Moonlight & Mechanicals (Gaslight Chronicles, #4)Moonlight & Mechanicals by Cindy Spencer Pape
My rating: 3 of 5 flames

I loved Cindy Spencer Pape’s Kilts & Kraken, so when I saw this one up at netgalley I jumped at the chance. The author has built a great Steampunk world, and I love seeing both the mechanical aspects and the political aspects of the plot.

If you’ve read Steam & Sorcery, you’ll see many familiar faces since we’re back with the Hadrian brood. One of those familiar faces is Inspector Liam McCullough (a werewolf). He helped rescue Wink from a vampire when she was younger, around the time the Hadrians adopted her. And ever since then, Wink has been desperately in love with Liam.

Wink is wonderful with machines, gadgets, anything mechanical. She has even designed a brass dog named George who acts as if he were a real dog. Wink has an affinity with machines, almost as if they talk to her. Even she sometimes feels as if George has grown from how she originally engineered him. This is important since Wink isn’t just a tinkerer, or holding down a job. She eats, sleeps, and breathes machinery.

While she may be in love with Liam, he treats her as if she were his sister. He even goes so far as to help Connor, one of the Knights of the Order, to woo her. He says forget flowers and chocolates, bring Wink a broken gadget as a gift. Compliment her intelligence rather than her beauty. And it’s painfully obvious that he’s in love with Wink. Yet he keeps pushing Connor at her.

Wink agrees to consider Connor’s suit, but in the mean time, there’s a mystery on their hands. Men, women, and animals, are all disappearing from London’s working class, stolen by a metal man. There also seems to be something planned for the Ascot races, and Liam is working both cases.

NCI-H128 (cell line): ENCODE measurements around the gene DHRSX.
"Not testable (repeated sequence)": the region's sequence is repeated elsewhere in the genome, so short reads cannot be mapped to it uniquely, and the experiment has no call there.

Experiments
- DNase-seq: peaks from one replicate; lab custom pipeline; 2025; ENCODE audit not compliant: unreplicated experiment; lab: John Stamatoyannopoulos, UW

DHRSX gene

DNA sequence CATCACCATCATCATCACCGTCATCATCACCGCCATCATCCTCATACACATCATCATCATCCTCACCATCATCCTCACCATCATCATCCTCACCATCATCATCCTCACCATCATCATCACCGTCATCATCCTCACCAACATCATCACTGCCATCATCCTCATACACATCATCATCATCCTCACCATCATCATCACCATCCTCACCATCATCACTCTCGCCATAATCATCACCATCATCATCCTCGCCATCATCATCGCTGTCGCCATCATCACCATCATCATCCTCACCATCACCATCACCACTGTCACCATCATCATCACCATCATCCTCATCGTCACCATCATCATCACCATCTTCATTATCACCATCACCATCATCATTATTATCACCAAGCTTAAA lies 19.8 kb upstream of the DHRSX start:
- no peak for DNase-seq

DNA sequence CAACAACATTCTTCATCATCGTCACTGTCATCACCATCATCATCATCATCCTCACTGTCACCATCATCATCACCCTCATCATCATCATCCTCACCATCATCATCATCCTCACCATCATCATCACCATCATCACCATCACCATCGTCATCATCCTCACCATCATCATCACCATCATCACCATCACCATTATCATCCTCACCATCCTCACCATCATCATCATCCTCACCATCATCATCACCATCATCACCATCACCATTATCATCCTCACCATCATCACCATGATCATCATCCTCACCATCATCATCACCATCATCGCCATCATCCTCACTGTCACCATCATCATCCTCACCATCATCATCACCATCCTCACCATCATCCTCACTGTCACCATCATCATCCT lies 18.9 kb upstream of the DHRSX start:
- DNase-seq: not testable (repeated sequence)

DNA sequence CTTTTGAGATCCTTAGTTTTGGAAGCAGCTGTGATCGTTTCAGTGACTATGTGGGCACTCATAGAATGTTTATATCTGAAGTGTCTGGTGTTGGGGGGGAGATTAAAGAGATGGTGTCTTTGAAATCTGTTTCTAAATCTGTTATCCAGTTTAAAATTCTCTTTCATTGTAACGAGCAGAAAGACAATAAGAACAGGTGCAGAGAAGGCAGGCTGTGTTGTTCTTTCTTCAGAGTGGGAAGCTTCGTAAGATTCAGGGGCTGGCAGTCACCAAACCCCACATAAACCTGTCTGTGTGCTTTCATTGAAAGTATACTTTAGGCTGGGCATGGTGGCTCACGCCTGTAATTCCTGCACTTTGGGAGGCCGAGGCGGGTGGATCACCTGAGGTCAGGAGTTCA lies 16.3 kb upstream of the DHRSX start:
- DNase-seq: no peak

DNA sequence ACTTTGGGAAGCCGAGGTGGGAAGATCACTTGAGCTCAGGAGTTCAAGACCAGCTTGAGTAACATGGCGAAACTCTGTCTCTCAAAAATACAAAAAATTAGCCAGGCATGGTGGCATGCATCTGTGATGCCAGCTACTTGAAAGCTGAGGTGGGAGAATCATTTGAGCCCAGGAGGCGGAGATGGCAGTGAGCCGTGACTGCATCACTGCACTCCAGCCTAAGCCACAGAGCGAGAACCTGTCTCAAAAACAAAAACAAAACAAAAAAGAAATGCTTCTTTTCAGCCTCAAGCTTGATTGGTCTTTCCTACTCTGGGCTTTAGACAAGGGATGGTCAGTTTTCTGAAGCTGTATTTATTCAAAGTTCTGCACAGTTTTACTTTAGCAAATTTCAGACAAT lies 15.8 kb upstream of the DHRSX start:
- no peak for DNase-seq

The whole case is getting more and more confusing and more and more twisted. When they finally think they know what is going on, something happens to muddle it even more. It’s really an intriguing plot, and I wish there had been more time spent with the mystery plot, because at one point the romance started to drag a bit.

What I like is that there’s no real love triangle. Wink makes up her mind pretty quickly about Connor, and she knows that she’d rather be a spinster than a wife to someone she doesn’t feel passionate about. What annoyed me though, was Liam’s reluctance to be with Wink. I mean, I get his reasons (his dad was a horrible and abusive father/alpha to him), but it just felt like it dragged on for too long, and when his parental issues were resolved, it seemed like it was way too quick, I mean seriously, something that has shaped the way you see yourself and life and marriage isn’t going to go away after a dinner with your father.

This book’s strongest aspects are the strong world-building and the fun cast of characters, and I don’t think you need to have read the first 3 books to enjoy this one.

***ARC courtesy of Netgalley and Carina Press

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